San Francisco Bay
San Francisco Bay is a shallow, productive estuary through which water draining about forty percent of California, flowing in the Sacramento and San Joaquin rivers from the Sierra Nevada mountains and Central Valley, enters the Pacific Ocean. Technically, both rivers flow into Suisun Bay, which help flows through the Carquinez Strait to meet with the Napa River at the entrance to San Pablo Bay, which connects at its south end to San Francisco Bay, although the entire group of interconnected bays are often referred to as "the San Francisco Bay."
The Bay covers somewhere between 400  and 1,600  square miles (1,040 to 4,160 square kilometres), depending on which sub-bays (such as San Pablo Bay), estuaries, wetlands, and so on are included in the measurement.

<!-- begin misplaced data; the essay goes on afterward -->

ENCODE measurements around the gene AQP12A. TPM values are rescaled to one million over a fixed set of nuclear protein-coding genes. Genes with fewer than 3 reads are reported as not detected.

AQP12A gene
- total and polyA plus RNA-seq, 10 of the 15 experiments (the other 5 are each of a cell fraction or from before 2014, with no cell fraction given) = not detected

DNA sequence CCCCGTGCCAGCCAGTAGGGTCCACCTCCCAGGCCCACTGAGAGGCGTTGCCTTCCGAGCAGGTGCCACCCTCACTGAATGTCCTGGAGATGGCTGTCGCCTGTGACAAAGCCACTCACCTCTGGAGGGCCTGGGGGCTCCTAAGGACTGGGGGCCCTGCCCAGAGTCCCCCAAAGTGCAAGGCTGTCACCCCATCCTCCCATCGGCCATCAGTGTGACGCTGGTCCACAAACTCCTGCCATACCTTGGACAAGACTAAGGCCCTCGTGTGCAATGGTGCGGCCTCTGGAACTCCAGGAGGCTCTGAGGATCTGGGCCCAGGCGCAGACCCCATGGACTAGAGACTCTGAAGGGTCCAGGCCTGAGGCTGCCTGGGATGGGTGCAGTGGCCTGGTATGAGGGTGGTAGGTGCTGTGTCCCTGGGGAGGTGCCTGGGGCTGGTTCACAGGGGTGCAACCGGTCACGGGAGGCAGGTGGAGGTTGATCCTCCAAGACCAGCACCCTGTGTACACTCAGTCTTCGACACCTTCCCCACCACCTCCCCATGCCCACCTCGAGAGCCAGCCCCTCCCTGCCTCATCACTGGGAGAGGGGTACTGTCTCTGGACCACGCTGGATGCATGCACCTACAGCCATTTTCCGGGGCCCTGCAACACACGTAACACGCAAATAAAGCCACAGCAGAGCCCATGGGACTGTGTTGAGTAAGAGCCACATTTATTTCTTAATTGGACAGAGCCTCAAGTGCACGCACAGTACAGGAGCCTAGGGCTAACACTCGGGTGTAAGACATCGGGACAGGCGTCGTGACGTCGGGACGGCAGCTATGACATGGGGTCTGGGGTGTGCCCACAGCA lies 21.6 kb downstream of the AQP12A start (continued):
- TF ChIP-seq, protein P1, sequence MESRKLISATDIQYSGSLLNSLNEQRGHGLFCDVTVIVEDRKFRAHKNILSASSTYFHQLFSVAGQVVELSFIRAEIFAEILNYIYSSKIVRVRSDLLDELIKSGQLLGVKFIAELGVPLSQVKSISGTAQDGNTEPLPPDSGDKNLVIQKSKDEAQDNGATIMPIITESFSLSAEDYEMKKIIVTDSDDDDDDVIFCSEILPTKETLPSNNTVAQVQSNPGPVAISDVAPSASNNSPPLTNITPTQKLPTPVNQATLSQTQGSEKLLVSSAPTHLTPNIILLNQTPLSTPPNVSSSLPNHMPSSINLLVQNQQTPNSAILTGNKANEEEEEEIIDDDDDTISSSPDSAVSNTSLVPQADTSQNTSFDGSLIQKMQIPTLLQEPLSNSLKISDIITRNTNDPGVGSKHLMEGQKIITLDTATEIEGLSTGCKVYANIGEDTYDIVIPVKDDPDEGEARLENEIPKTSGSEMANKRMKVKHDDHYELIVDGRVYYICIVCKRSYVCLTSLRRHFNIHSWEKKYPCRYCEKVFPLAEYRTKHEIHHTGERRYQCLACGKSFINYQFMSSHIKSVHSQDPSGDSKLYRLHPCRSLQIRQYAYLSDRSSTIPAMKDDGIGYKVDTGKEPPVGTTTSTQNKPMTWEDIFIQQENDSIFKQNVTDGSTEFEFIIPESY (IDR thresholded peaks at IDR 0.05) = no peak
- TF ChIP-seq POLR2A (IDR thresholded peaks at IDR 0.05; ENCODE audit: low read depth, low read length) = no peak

The city of Berkeley, the Bay and Marin County in the background as seen from the Claremont Canyon reserve
- 1999 Grolier Multimedia Encyclopedia.
- 1988 Encyclopædia Britannica.
- San Francisco Bay: Portrait of an Estuary, David Sanger and John Hart, University of California Press
- Barging In - A Short History of Liveaboards on the Bay
- Army Corps of Engineers Bay Model: Working scale model of the Bay
- BoatingSF.com: Photos of SF Bay and its boats, plus online cruising guide
- SF Estuary Institute: San Francisco Bay Historical View Maps